Grammy Award nominations are coming — and then, most likely, dissent
The 59th Grammy Awards will kick off the major entertainment awards season when they unveil their nominations Tuesday morning.
And with them will likely come dissent.
The Grammy Awards enjoy a sometimes complicated relationship with the constituency they represent — so much so that raising objections is not only expected, it’s something of a yearly pastime, as bankable as slurred acceptance speeches or a bounty of accolades awarded to a vocal talent such as Adele.
This year alone, popular music’s top contenders — Kanye West, Frank Ocean and Chance the Rapper — all publicly challenged the Recording Academy in ways that, say, Meryl Streep or Regina King would never dare their various award academies.
Campaigns for Oscars, Golden Globes or Emmys are carefully choreographed affairs, and though the Academy of Motion Picture Arts and Sciences has been rankled recently by a lack of diversity in its major nominations, the music community has long been outspoken about its views toward the Grammys — personal and political.
Ocean, for instance, refused to submit his critically lauded new work, “Blonde,” for award consideration. West, whose “The Life of Pablo” is in Grammy contention, then threatened to boycott the ceremony on Feb. 12 if Ocean isn’t nominated.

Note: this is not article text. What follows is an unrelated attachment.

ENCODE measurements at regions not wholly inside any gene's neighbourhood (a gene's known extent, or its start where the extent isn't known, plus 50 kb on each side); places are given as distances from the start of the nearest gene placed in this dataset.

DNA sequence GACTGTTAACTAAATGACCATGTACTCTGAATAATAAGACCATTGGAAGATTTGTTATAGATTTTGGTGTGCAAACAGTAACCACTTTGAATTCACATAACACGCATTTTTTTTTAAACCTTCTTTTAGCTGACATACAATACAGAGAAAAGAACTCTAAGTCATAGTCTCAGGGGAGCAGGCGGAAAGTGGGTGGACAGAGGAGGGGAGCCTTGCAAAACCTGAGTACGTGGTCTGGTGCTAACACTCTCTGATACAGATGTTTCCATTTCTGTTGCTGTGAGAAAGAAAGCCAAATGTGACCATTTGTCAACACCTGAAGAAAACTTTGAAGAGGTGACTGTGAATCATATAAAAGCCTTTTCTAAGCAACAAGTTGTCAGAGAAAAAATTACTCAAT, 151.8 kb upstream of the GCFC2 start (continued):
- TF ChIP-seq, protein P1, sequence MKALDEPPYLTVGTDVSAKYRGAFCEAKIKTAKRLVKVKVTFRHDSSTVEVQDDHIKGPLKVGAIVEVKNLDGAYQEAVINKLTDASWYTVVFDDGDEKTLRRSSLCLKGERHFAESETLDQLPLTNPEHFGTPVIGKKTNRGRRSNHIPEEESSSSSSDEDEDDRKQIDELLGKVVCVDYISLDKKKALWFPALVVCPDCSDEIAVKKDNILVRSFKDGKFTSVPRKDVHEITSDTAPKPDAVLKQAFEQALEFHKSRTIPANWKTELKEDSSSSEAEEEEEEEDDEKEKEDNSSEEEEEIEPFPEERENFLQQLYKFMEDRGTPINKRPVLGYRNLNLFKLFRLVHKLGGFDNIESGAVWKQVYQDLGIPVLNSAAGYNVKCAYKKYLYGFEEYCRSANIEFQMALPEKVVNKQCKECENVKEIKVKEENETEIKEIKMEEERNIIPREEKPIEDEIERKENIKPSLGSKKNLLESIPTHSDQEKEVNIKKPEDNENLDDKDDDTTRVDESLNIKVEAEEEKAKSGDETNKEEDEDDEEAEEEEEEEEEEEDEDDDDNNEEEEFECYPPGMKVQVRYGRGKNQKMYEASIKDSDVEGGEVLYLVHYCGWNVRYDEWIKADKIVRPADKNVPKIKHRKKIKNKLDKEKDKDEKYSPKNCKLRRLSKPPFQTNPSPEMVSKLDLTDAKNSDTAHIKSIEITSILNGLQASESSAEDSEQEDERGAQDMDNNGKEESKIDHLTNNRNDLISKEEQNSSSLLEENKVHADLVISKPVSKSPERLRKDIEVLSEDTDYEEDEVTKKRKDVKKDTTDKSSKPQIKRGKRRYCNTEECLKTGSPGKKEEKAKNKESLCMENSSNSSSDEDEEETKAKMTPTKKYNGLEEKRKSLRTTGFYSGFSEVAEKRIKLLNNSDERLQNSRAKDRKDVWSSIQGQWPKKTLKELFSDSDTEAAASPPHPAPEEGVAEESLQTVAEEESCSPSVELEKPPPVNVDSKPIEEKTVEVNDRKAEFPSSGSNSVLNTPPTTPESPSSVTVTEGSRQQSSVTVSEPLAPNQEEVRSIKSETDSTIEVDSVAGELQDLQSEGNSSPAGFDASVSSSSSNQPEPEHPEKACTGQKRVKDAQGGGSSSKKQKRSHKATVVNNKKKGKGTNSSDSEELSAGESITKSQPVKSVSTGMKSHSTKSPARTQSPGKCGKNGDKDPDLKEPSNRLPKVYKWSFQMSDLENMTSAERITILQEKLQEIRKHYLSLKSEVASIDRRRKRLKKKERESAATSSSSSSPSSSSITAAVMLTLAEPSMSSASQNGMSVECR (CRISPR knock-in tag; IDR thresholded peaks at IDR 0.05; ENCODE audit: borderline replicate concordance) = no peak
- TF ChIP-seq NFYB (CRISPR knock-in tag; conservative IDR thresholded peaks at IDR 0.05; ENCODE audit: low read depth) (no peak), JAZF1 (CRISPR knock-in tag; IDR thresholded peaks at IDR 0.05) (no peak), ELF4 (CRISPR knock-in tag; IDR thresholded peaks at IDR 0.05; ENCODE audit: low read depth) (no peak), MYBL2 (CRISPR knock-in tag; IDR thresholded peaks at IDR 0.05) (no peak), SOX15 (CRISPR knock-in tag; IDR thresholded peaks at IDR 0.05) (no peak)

Chance the Rapper, meanwhile, took the opposite route. He boldly lobbied for Grammy love in song and a full page Billboard ad titled “Hey, Why Not Me?”
Yet such jockeying for position and personal boycotts are all part of the Grammys’ appeal.
“There’s value in that rebellion,” says Todd Mesek, vice president of marketing and communications at the Rock and Roll Hall of Fame. “Since [popular] music tends to be a young person’s art form, they’re looking for that way to challenge the status quo, their parents, the system. Sticking a middle finger up [at] the system is not always a problem. Often, it’s a strength.”
Paul Simon, Herbie Hancock, Santana, Sinead O’Connor, Jay-Z, Bon Iver, Eddie Vedder, Will Smith, Trent Reznor and Public Enemy are just a sampling of those who’ve publicly voiced their issues with the institution and its policies before, during or after the ceremony.